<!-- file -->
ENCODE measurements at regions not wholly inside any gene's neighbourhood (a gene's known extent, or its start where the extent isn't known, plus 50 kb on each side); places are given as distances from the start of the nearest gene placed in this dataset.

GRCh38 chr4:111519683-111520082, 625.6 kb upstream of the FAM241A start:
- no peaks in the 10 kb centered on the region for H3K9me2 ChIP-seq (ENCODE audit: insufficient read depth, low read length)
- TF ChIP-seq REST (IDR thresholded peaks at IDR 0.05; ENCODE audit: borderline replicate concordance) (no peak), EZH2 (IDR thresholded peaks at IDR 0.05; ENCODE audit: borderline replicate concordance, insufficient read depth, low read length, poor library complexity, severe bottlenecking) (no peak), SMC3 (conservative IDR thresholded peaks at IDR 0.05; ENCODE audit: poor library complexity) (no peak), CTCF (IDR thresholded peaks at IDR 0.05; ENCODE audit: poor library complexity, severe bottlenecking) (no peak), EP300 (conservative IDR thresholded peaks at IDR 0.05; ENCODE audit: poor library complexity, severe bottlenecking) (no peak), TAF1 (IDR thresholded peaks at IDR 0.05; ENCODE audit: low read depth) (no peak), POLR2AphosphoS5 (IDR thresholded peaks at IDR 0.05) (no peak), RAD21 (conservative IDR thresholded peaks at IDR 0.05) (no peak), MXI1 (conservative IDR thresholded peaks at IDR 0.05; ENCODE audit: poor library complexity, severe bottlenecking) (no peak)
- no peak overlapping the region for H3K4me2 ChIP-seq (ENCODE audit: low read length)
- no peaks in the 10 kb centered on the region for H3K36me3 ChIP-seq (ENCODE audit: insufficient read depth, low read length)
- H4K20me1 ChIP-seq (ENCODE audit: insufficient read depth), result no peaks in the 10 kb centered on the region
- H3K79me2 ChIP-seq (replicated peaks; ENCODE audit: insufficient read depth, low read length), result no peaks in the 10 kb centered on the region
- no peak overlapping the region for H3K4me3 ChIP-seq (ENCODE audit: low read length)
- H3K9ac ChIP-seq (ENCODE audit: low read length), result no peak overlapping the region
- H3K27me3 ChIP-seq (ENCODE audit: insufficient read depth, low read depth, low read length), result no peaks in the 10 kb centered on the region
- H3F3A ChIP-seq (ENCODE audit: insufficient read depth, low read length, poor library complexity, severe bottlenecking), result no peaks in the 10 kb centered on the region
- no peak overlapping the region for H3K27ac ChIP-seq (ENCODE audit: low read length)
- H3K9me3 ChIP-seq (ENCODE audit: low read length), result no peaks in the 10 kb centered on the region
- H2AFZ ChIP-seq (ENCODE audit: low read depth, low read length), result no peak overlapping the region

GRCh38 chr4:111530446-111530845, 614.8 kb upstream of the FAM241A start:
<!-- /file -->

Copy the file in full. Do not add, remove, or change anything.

ENCODE measurements at regions not wholly inside any gene's neighbourhood (a gene's known extent, or its start where the extent isn't known, plus 50 kb on each side); places are given as distances from the start of the nearest gene placed in this dataset.

GRCh38 chr4:111519683-111520082, 625.6 kb upstream of the FAM241A start:
- no peaks in the 10 kb centered on the region for H3K9me2 ChIP-seq (ENCODE audit: insufficient read depth, low read length)
- TF ChIP-seq REST (IDR thresholded peaks at IDR 0.05; ENCODE audit: borderline replicate concordance) (no peak), EZH2 (IDR thresholded peaks at IDR 0.05; ENCODE audit: borderline replicate concordance, insufficient read depth, low read length, poor library complexity, severe bottlenecking) (no peak), SMC3 (conservative IDR thresholded peaks at IDR 0.05; ENCODE audit: poor library complexity) (no peak), CTCF (IDR thresholded peaks at IDR 0.05; ENCODE audit: poor library complexity, severe bottlenecking) (no peak), EP300 (conservative IDR thresholded peaks at IDR 0.05; ENCODE audit: poor library complexity, severe bottlenecking) (no peak), TAF1 (IDR thresholded peaks at IDR 0.05; ENCODE audit: low read depth) (no peak), POLR2AphosphoS5 (IDR thresholded peaks at IDR 0.05) (no peak), RAD21 (conservative IDR thresholded peaks at IDR 0.05) (no peak), MXI1 (conservative IDR thresholded peaks at IDR 0.05; ENCODE audit: poor library complexity, severe bottlenecking) (no peak)
- no peak overlapping the region for H3K4me2 ChIP-seq (ENCODE audit: low read length)
- no peaks in the 10 kb centered on the region for H3K36me3 ChIP-seq (ENCODE audit: insufficient read depth, low read length)
- H4K20me1 ChIP-seq (ENCODE audit: insufficient read depth), result no peaks in the 10 kb centered on the region
- H3K79me2 ChIP-seq (replicated peaks; ENCODE audit: insufficient read depth, low read length), result no peaks in the 10 kb centered on the region
- no peak overlapping the region for H3K4me3 ChIP-seq (ENCODE audit: low read length)
- H3K9ac ChIP-seq (ENCODE audit: low read length), result no peak overlapping the region
- H3K27me3 ChIP-seq (ENCODE audit: insufficient read depth, low read depth, low read length), result no peaks in the 10 kb centered on the region
- H3F3A ChIP-seq (ENCODE audit: insufficient read depth, low read length, poor library complexity, severe bottlenecking), result no peaks in the 10 kb centered on the region
- no peak overlapping the region for H3K27ac ChIP-seq (ENCODE audit: low read length)
- H3K9me3 ChIP-seq (ENCODE audit: low read length), result no peaks in the 10 kb centered on the region
- H2AFZ ChIP-seq (ENCODE audit: low read depth, low read length), result no peak overlapping the region

GRCh38 chr4:111530446-111530845, 614.8 kb upstream of the FAM241A start: